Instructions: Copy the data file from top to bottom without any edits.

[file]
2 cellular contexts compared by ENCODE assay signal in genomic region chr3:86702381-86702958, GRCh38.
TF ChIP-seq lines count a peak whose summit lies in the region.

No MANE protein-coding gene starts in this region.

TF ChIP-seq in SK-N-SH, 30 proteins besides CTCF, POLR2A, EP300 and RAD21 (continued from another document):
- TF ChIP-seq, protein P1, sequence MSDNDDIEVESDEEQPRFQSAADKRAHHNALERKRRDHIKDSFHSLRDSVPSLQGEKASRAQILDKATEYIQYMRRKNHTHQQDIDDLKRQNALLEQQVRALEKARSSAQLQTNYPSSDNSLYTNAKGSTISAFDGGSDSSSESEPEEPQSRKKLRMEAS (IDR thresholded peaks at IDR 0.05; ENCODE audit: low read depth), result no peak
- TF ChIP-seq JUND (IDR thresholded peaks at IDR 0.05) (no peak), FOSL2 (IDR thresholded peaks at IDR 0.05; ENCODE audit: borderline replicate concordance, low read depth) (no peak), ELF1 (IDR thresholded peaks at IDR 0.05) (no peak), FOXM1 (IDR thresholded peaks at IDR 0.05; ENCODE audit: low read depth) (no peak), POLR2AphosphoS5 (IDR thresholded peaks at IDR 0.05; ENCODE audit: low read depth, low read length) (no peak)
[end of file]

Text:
2 cellular contexts compared by ENCODE assay signal in genomic region chr3:86702381-86702958, GRCh38.
TF ChIP-seq lines count a peak whose summit lies in the region.

No MANE protein-coding gene starts in this region.

TF ChIP-seq in SK-N-SH, 30 proteins besides CTCF, POLR2A, EP300 and RAD21 (continued from another document):
- TF ChIP-seq, protein P1, sequence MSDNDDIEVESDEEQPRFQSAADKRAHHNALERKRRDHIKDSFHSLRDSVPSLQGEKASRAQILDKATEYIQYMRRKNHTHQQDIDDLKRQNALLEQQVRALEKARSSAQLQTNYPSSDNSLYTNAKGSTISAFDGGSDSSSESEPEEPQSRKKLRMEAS (IDR thresholded peaks at IDR 0.05; ENCODE audit: low read depth), result no peak
- TF ChIP-seq JUND (IDR thresholded peaks at IDR 0.05) (no peak), FOSL2 (IDR thresholded peaks at IDR 0.05; ENCODE audit: borderline replicate concordance, low read depth) (no peak), ELF1 (IDR thresholded peaks at IDR 0.05) (no peak), FOXM1 (IDR thresholded peaks at IDR 0.05; ENCODE audit: low read depth) (no peak), POLR2AphosphoS5 (IDR thresholded peaks at IDR 0.05; ENCODE audit: low read depth, low read length) (no peak)